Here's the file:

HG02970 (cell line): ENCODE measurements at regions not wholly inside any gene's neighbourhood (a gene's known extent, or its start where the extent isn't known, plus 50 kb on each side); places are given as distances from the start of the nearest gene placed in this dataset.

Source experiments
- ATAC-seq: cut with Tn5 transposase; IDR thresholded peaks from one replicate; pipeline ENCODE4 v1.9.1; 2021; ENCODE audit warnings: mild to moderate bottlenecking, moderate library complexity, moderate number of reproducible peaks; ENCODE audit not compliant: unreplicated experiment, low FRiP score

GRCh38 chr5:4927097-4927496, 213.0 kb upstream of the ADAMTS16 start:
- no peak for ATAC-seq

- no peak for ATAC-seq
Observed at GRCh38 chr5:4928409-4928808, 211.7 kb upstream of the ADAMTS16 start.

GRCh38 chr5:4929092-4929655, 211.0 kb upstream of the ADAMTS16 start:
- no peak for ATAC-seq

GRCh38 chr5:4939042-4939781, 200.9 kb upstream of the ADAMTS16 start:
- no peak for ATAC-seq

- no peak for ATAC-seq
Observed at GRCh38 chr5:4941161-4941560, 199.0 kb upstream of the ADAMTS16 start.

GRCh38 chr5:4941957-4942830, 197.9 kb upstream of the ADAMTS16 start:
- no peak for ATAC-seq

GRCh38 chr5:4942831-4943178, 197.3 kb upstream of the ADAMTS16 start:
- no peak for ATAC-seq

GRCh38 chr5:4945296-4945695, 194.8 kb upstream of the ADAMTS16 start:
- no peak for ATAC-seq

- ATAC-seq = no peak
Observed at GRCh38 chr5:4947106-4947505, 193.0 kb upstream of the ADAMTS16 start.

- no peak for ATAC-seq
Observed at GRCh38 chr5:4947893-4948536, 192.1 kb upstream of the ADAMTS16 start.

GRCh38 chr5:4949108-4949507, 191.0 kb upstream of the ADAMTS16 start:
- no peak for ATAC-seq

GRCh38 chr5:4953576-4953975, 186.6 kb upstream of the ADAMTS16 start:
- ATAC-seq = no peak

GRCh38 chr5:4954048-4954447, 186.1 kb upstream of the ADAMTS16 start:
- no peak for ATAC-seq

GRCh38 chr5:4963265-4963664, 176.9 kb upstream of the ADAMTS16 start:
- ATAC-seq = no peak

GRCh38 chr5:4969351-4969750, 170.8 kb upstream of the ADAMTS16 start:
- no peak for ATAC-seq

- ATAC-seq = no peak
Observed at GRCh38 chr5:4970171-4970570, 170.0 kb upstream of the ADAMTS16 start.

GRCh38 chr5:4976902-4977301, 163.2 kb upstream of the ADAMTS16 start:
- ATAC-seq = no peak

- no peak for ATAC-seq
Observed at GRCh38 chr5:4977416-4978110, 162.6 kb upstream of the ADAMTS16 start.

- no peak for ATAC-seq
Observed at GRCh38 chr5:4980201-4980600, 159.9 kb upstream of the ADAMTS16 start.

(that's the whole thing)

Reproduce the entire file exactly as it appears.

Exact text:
HG02970 (cell line): ENCODE measurements at regions not wholly inside any gene's neighbourhood (a gene's known extent, or its start where the extent isn't known, plus 50 kb on each side); places are given as distances from the start of the nearest gene placed in this dataset.

Source experiments
- ATAC-seq: cut with Tn5 transposase; IDR thresholded peaks from one replicate; pipeline ENCODE4 v1.9.1; 2021; ENCODE audit warnings: mild to moderate bottlenecking, moderate library complexity, moderate number of reproducible peaks; ENCODE audit not compliant: unreplicated experiment, low FRiP score

GRCh38 chr5:4927097-4927496, 213.0 kb upstream of the ADAMTS16 start:
- no peak for ATAC-seq

- no peak for ATAC-seq
Observed at GRCh38 chr5:4928409-4928808, 211.7 kb upstream of the ADAMTS16 start.

GRCh38 chr5:4929092-4929655, 211.0 kb upstream of the ADAMTS16 start:
- no peak for ATAC-seq

GRCh38 chr5:4939042-4939781, 200.9 kb upstream of the ADAMTS16 start:
- no peak for ATAC-seq

- no peak for ATAC-seq
Observed at GRCh38 chr5:4941161-4941560, 199.0 kb upstream of the ADAMTS16 start.

GRCh38 chr5:4941957-4942830, 197.9 kb upstream of the ADAMTS16 start:
- no peak for ATAC-seq

GRCh38 chr5:4942831-4943178, 197.3 kb upstream of the ADAMTS16 start:
- no peak for ATAC-seq

GRCh38 chr5:4945296-4945695, 194.8 kb upstream of the ADAMTS16 start:
- no peak for ATAC-seq

- ATAC-seq = no peak
Observed at GRCh38 chr5:4947106-4947505, 193.0 kb upstream of the ADAMTS16 start.

- no peak for ATAC-seq
Observed at GRCh38 chr5:4947893-4948536, 192.1 kb upstream of the ADAMTS16 start.

GRCh38 chr5:4949108-4949507, 191.0 kb upstream of the ADAMTS16 start:
- no peak for ATAC-seq

GRCh38 chr5:4953576-4953975, 186.6 kb upstream of the ADAMTS16 start:
- ATAC-seq = no peak

GRCh38 chr5:4954048-4954447, 186.1 kb upstream of the ADAMTS16 start:
- no peak for ATAC-seq

GRCh38 chr5:4963265-4963664, 176.9 kb upstream of the ADAMTS16 start:
- ATAC-seq = no peak

GRCh38 chr5:4969351-4969750, 170.8 kb upstream of the ADAMTS16 start:
- no peak for ATAC-seq

- ATAC-seq = no peak
Observed at GRCh38 chr5:4970171-4970570, 170.0 kb upstream of the ADAMTS16 start.

GRCh38 chr5:4976902-4977301, 163.2 kb upstream of the ADAMTS16 start:
- ATAC-seq = no peak

- no peak for ATAC-seq
Observed at GRCh38 chr5:4977416-4978110, 162.6 kb upstream of the ADAMTS16 start.

- no peak for ATAC-seq
Observed at GRCh38 chr5:4980201-4980600, 159.9 kb upstream of the ADAMTS16 start.